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Family Life

When a teenager seems to be pushing his parents away, they may think that he doesn’t want their affirmation—or perhaps that he doesn’t deserve affirmation from them. But what children need more than anything else, at any age, is for their parents to convey to them over and over again, both in words and in actions, I delight in you, and I am thrilled that you’re my child. As you’re probably all too aware, mothers and fathers today have less time to devote to raising children than their parents did. One unfortunate consequence of longer work weeks and the increase in dual-income families is that parents and children spend ten to twelve fewer hours together per week than they did in 1960. When parents and children become disconnected from one another, cracks can form in the family foundation. According to Dr. Robert Blum, making the most of what time they do share can compensate for the lack of it, for “quality overrides quantity in importance.”

Let’s define “quality time.” To some parents it’s weekend family outings to an amusement park or the movies, when in fact it describes any moment of closeness, affection and connection between you and your youngster. The setting could be raking leaves together, jogging, playing chess, fishing, setting the table or shopping. Major family expeditions, as fun as they are, aren’t necessarily conducive to communication. Every exchange doesn’t need to be serious or deep, incidentally; the “quality” we refer to lies in the quality of your attention.

Family members sometimes seem to pass each other like the proverbial ships in the night. Make the effort to squeeze in quality time whenever you can. Perhaps you’re driving your daughter to ballet practice. Instead of sitting in silence, half-listening to the news, turn off the radio and use the time to chat. What could be more interesting than what’s going on in your teenager’s life?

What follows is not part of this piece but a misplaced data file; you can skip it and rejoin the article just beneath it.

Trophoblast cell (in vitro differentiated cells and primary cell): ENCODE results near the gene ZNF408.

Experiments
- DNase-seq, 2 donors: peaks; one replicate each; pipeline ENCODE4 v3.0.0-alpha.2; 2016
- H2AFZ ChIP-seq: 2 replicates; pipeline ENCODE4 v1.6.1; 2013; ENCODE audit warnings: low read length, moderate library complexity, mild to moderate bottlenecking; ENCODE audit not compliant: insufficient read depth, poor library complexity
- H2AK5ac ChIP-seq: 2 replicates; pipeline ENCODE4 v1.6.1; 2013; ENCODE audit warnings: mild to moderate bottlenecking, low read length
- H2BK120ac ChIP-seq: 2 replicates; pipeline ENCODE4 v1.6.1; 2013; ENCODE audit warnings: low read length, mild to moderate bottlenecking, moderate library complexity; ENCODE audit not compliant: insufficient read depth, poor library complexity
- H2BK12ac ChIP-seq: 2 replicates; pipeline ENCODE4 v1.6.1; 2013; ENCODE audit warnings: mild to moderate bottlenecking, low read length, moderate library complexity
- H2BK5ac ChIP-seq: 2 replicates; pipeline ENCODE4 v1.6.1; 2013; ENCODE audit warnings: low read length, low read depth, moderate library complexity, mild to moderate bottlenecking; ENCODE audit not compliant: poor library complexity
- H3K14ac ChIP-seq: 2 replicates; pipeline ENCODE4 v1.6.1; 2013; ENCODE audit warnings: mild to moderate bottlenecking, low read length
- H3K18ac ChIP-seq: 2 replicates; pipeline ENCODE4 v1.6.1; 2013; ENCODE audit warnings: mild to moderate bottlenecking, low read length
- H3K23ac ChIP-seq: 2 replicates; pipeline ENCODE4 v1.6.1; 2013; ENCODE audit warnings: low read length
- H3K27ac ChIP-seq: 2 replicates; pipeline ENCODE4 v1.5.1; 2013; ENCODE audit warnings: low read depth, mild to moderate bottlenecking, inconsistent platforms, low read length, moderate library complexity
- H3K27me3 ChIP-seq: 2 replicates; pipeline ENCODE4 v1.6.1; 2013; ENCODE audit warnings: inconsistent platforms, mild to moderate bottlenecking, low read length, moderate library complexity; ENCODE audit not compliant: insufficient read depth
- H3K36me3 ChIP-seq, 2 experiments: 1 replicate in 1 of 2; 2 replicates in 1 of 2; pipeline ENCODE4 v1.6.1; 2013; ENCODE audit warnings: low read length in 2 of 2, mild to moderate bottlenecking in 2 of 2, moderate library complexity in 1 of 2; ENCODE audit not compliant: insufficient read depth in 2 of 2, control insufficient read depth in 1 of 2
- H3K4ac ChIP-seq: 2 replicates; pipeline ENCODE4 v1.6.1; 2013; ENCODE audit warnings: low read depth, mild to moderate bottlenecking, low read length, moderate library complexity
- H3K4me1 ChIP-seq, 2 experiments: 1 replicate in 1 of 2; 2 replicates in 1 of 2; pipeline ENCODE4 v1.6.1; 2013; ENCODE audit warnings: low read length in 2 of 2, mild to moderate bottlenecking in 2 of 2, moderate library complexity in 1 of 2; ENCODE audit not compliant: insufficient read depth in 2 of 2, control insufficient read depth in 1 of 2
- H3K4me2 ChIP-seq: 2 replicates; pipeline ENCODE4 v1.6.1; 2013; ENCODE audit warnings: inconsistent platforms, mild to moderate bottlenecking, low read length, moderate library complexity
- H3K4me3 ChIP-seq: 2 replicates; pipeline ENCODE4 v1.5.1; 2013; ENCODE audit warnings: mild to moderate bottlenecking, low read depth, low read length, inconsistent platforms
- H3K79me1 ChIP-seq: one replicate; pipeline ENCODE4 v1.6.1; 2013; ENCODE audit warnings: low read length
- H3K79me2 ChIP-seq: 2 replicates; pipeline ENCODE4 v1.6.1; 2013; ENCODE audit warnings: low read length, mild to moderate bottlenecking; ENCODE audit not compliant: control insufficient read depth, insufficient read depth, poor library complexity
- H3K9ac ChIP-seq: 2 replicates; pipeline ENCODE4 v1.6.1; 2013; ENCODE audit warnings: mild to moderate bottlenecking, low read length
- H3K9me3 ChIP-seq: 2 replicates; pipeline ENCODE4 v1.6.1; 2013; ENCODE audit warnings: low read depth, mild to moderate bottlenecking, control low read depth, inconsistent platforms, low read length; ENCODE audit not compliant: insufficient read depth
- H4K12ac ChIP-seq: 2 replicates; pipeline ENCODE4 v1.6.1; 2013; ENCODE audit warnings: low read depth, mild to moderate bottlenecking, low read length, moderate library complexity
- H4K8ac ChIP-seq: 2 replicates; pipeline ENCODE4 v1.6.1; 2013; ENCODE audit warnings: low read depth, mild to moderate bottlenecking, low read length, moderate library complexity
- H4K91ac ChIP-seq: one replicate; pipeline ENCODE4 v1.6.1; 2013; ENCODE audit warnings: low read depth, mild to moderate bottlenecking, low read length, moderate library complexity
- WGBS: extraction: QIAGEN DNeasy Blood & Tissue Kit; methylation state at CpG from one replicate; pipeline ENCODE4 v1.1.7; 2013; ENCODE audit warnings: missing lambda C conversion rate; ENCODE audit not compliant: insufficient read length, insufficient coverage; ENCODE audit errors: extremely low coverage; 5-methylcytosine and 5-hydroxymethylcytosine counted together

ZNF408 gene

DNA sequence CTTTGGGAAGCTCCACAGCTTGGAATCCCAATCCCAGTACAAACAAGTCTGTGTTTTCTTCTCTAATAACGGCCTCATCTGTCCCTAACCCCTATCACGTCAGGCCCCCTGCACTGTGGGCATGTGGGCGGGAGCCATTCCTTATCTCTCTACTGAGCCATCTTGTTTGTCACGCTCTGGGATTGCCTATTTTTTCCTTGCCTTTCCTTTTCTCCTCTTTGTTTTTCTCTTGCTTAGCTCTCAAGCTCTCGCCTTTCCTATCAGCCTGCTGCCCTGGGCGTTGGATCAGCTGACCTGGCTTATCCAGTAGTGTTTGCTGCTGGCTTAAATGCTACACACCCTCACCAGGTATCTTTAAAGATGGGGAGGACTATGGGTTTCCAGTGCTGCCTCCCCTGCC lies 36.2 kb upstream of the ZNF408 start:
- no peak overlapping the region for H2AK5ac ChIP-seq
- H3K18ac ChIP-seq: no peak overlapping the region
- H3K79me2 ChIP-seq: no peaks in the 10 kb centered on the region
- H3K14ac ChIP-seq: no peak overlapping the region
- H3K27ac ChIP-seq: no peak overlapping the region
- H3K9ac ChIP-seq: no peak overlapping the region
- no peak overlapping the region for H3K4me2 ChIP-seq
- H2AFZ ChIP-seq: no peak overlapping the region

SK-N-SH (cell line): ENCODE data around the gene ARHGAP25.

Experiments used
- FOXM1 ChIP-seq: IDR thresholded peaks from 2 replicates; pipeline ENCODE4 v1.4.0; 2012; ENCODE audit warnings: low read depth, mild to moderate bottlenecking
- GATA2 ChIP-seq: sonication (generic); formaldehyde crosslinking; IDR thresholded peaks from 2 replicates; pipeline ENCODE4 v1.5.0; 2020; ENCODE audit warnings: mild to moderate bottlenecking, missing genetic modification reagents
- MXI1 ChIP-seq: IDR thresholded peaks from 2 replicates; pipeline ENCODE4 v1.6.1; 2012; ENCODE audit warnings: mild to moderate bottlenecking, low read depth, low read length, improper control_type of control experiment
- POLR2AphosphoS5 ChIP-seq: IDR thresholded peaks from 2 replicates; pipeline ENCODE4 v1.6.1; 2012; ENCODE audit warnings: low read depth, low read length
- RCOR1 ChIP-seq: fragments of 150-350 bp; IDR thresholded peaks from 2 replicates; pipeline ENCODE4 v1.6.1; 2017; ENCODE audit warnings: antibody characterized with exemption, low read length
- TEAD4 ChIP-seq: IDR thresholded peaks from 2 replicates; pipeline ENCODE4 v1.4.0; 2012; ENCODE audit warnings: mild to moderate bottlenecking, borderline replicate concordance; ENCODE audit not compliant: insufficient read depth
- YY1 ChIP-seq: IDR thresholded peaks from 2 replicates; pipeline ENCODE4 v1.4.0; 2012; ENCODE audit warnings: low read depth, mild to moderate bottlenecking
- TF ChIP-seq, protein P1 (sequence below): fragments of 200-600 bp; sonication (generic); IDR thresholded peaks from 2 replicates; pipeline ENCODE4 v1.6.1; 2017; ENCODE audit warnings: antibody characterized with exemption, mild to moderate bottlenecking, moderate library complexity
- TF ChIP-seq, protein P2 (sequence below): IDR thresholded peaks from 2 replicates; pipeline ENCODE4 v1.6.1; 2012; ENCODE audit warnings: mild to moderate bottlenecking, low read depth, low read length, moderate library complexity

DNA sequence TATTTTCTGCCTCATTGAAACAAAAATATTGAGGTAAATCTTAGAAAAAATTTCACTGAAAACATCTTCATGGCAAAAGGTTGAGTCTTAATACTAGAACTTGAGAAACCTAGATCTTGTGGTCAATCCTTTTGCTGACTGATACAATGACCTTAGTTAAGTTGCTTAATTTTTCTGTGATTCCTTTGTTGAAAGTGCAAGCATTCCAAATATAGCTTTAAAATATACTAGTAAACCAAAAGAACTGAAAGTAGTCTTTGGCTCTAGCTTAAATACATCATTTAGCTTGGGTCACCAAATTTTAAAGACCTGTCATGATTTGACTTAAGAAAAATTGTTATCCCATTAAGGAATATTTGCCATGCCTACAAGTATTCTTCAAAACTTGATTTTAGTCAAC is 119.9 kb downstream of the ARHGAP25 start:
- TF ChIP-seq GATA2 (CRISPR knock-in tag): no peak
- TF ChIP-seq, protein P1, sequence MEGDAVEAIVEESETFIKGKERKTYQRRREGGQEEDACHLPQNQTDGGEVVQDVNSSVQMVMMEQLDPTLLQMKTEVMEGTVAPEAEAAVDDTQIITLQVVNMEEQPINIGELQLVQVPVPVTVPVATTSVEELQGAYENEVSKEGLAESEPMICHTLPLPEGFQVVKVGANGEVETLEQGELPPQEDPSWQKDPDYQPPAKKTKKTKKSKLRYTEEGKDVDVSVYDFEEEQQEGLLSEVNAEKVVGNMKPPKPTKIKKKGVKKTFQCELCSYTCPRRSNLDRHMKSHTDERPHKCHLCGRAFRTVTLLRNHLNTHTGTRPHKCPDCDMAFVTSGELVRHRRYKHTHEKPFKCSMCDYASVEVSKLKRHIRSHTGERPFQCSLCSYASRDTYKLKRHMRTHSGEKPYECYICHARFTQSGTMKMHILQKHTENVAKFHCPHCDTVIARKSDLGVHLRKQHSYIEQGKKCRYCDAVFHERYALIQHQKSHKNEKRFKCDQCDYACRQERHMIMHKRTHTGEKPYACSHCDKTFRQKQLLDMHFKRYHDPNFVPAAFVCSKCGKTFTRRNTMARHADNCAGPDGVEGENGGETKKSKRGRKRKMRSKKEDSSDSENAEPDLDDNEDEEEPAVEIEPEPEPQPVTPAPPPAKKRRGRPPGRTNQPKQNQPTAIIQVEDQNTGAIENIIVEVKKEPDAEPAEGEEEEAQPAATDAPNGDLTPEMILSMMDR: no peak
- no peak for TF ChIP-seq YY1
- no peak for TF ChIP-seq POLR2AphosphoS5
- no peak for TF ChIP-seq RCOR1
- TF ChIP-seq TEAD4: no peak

Simple Ways That Say “You’re Special to Me”

Pay attention!

 What teenagers want most of all from their parents, says Dr. Blum, “is their psychological availability.” As part of the National Longitudinal Study on Adolescent Health, which he coauthored, the young participants were asked, “How do your parents show you they care?”

“The kids said they do it by remembering what goes on in their lives. Remembering that they had a history test last Tuesday and asking how they did. Remembering that they went out with Jimmy—not Sammy—last night, and asking how the date went. Remembering the names of their friends when they call or come over, and not asking, ‘Who’s that?’ even though they’ve seen that friend half a dozen times.”

Show up!

Their grumbled protests to the contrary, most kids secretly want their parents to attend special events in their lives such as school plays, parent-teacher conferences, sporting events and recitals. And when that’s not possible, it’s a good idea to line up other adults who can stand in for you in a pinch: aunts, uncles, grandparents, close friends—anyone who has a meaningful relationship with your youngster.

“When my daughter was in elementary school,” Dr. Renée Jenkins recalls, “I had a group of people I could depend on. If there were seven important events to attend, I could usually make two of them, and her dad could go two times. The other three were spread among her godmother, her godmother’s son and her aunt.”

Be Available Even When You're Not Home

With more mothers working outside the home, so-called “latchkey kids” are no longer an anomaly of American life, they are the norm. With a little creativity on our part, youngsters who come home from school to an empty house can still feel that we’re accessible to them.

Want to warm the heart of even the most outwardly jaded teenager? Leave a note on the refrigerator that says, HOPE YOU HAD A GREAT DAY AT SCHOOL. ILL BE HOME AROUND 5:30. LOVE YOU, MOM. Thanks to technology, we can be available by phone, fax, e-mail and pager. If possible, set aside ten minutes each afternoon to check in with your child and inquire about her day.  


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Caring for Your Teenager (Copyright © 2003 American Academy of Pediatrics)
The information contained on this Web site should not be used as a substitute for the medical care and advice of your pediatrician. There may be variations in treatment that your pediatrician may recommend based on individual facts and circumstances.